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Thank you Al ... Very nice to meet you.   I am familiar with Lubbock and Texas Tech both.   If you need Texas research, I will be happy to help as I am able.

Will check out your tribal page shortly.



Good Afternoon All,

My name is Joe and I have been doing family history research since 1978. The surnames in my paternal research are:

Wolf, Berger, Pyffer. The Wolf and Berger names are from Wurttemberg, Germany, New York City and Philadelphia, Pa.

On my maternal side there is:

McGuire, Magee, Wishart and Myers. These names are from New Jersey and Philadelphia.

Dear Joe,

Welcome!  We may be cousins, as my EASTERDAY line, and allied lines, comes from that part of Germany.



Particularly seeking information on John T Bateman, b. 1774 Edgecombe County, NC; d. Nov 1803
m. Kezia Farmer, 1772 b. abt  (Isaac Farmer b. abt 1747; d. abt 1805 x Christian (Barnes) Farmer b. abt 1753; d. abt 1849

THOMAS: Same migratory path with early origins in VA


PERREAULT: Quebec > Gentilly area MN (Polk and Red Lake Counties)
Laframboise: Same

I'm relatively new to researching family history in human. My granddaughter expressed an interest this past November, and since I had been researching pedigrees in dogs for almost 25 years, she figured I was her most likely go to person. I agreed to help her get started, caught the bug, and here I am, back to the late 1770s on my dad's side so far, and into the late 1600s-early 1700 on my mom's.

I've always had an interest in early American history, and finding the stories of early family members is a real treat. One of my best finds so far is a shirttail cousin I did not know I have, who is also very into genealogy. She actually grew up in the area where my mother's family lived so has many, many stories of people I only knew the names of or had met once or twice as a child.

Thanks for letting me join your community.

Welcome aboard, Sue. So nice to have you join us. And can somebody, please, clarify what a 'shirttail' relative is?

t's usually said to refer to somebody who is a relative by marriage or is only distantly related, such as a fourth cousin, or is a family friend with honorary status as a relative. It's fairly common in the USA and has been since the 1950s or thereabouts.

LOL, thank you. Hey, wait, I've been around since the 1950s …

I've been around since the late 40s, and hadn't heard of this term before. Thanks for the definition, Al.

Welllll (best Jimmy Stewart voice here). I've been around since late 1948 (plus I have GOOGLE) :)

I wonder if it's a geographical thang... I grew up in the PNW and it's a common term here. I've lived around the country too though and heard it in the midwest and south too.

I use it when I don't want to take the time to figure out what the exact relationship is between two individuals. In this case, my new found 'cousin's' grandfather was the youngest brother of my great grandmother.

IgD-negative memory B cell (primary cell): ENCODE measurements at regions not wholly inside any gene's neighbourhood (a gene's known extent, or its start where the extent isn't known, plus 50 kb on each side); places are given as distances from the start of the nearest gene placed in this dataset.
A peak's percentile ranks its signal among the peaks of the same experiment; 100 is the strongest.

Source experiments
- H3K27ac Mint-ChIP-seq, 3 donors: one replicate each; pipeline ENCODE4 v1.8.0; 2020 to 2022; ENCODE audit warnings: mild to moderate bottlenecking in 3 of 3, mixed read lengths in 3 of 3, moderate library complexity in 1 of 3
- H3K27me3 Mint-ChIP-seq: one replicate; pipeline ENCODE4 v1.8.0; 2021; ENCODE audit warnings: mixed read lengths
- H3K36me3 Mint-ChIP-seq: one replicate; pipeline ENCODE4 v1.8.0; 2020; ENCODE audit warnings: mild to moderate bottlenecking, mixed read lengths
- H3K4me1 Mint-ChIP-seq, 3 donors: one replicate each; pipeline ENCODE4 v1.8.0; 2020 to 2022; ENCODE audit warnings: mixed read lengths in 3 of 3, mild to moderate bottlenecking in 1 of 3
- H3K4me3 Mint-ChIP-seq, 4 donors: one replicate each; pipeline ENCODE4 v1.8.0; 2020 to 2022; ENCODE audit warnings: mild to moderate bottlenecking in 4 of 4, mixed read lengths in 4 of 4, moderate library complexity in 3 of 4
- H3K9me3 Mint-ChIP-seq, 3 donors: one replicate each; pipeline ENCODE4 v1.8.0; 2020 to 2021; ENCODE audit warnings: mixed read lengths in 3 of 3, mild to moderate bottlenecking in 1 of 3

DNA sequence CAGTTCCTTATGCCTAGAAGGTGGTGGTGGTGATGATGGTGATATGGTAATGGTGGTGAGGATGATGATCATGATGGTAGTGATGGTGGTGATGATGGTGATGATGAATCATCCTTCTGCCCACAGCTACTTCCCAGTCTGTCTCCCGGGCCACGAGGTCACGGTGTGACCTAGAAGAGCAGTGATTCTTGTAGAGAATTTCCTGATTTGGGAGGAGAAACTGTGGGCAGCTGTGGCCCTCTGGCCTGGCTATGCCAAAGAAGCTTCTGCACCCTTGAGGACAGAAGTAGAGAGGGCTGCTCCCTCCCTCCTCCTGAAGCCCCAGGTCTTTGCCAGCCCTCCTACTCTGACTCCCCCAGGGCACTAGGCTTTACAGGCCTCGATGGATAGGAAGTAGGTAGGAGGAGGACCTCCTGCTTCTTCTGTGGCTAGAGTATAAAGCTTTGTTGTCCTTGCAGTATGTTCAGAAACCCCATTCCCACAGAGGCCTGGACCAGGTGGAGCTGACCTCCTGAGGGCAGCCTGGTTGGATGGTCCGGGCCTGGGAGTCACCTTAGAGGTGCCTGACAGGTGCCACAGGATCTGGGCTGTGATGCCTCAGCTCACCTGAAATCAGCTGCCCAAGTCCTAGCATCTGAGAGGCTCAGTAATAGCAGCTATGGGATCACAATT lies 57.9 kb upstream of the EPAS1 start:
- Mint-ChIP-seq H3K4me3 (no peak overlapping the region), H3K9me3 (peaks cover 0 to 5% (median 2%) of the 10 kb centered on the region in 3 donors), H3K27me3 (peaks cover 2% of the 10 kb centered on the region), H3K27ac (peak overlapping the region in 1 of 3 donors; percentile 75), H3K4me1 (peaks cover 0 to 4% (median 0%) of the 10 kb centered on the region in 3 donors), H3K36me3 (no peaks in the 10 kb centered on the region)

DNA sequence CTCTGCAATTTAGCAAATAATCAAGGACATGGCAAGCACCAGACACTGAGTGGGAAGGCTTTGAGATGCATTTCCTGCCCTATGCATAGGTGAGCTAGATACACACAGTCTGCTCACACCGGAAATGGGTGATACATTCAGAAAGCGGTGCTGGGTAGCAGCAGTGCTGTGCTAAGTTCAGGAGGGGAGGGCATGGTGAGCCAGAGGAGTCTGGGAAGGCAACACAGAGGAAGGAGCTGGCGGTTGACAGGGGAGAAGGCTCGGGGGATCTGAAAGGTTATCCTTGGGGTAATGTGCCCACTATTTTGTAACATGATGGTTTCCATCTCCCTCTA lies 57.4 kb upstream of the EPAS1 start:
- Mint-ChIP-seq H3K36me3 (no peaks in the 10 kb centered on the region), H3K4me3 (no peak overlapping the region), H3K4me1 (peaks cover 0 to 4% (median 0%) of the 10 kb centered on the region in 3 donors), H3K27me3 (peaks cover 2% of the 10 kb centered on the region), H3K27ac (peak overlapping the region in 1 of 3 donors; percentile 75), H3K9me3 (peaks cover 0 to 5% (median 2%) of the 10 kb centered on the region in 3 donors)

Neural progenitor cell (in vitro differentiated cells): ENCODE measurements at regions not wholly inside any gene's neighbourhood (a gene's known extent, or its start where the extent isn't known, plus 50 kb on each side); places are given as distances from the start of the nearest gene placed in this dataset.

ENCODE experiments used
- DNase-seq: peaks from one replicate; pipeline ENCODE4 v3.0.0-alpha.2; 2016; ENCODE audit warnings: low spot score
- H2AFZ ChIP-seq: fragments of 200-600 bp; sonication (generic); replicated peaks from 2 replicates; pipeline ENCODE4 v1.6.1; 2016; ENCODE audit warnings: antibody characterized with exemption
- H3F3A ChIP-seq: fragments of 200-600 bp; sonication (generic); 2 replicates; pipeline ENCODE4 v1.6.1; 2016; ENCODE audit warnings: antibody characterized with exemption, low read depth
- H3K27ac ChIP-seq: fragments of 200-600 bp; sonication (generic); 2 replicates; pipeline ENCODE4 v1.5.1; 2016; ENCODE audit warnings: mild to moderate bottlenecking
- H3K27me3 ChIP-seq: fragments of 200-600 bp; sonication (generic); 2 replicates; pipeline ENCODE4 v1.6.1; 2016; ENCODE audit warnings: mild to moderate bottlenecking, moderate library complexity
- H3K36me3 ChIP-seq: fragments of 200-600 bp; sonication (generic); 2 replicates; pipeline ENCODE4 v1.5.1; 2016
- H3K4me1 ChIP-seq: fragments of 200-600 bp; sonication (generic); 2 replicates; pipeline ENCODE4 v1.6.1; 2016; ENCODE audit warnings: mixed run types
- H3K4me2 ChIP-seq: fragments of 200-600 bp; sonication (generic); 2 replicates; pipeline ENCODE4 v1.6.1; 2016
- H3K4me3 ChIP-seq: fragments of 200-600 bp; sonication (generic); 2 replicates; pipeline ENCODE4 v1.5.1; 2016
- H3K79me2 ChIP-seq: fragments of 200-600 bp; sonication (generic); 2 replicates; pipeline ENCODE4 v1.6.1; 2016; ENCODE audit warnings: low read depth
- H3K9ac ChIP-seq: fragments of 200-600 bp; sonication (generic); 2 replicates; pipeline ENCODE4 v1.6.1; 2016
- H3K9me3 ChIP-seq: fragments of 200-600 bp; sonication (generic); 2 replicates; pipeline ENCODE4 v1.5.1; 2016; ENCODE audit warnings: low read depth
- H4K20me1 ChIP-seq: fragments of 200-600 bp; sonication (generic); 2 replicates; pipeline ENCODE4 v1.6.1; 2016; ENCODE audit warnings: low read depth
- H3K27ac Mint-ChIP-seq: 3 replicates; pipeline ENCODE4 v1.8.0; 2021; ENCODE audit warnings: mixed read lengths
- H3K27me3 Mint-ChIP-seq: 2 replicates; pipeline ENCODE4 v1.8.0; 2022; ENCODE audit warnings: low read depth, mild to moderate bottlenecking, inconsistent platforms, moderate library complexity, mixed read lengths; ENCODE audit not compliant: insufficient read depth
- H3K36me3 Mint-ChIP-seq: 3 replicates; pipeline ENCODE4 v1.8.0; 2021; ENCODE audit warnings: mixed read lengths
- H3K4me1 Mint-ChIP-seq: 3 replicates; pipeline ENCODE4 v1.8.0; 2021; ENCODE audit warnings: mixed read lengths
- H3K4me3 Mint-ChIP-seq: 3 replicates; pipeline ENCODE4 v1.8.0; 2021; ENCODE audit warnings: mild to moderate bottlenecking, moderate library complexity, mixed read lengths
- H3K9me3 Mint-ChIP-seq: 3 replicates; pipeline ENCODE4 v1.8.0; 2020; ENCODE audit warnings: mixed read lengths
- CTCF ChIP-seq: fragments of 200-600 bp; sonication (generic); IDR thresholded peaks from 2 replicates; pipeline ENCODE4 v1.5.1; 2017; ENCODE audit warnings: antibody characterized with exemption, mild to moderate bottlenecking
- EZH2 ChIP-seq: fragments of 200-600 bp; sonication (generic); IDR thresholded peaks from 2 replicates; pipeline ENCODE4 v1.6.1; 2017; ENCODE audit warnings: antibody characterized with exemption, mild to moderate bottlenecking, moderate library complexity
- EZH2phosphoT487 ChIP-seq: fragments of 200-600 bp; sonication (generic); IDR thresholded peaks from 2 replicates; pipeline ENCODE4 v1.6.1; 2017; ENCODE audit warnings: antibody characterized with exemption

Hi.  My name is Debbie and I am pretty new at genealogy.  I have been saying that for about 8 years now; but I am still new.  There is so much to learn.  My hardest task is adding sources to Legacy comfortable enough to do it.  I do not have any web-sites of my own; but enjoy looking at message boards and question and answer sites.  I am also trying to prove how I came into the "Cameron" line of DNA.

Welcome aboard, Debbie. I have been at this genealogical thing for quite some time, and I still feel new at it. There's so much to learn. As for sources, don't fret too much over it. Just be certain to save the source, write down what made you think it fit, and go from there. By save, I also mean download it and/or print it out! Better to have some sources than none at all. Also, take some time to analyze how significant a source it is. There is a system of rating 1-4, for instance, based on reliability. Census records, for me, rate a 3, as you don't know who gave the answers. Nor, do you know if the census taker was on a deadline to get that neighborhood enumerated. I was unaware of this, in my beginnings. However, if the adults weren't at home, it wasn't uncommon for the children to be asked the questions. Or, if the family wasn't at home, sometimes a neighbor was asked on behalf of said family. Neither scenario gives good credence to the information collected.

Who gave the information; were they there at the time? Were they in a good position to readily know the answers? Who is the person who gave the answers on a Death Certificate? Family member, or just a friend? Don't mean to scare you, but these are some of the questions we have to ask.

Good luck on your journey!



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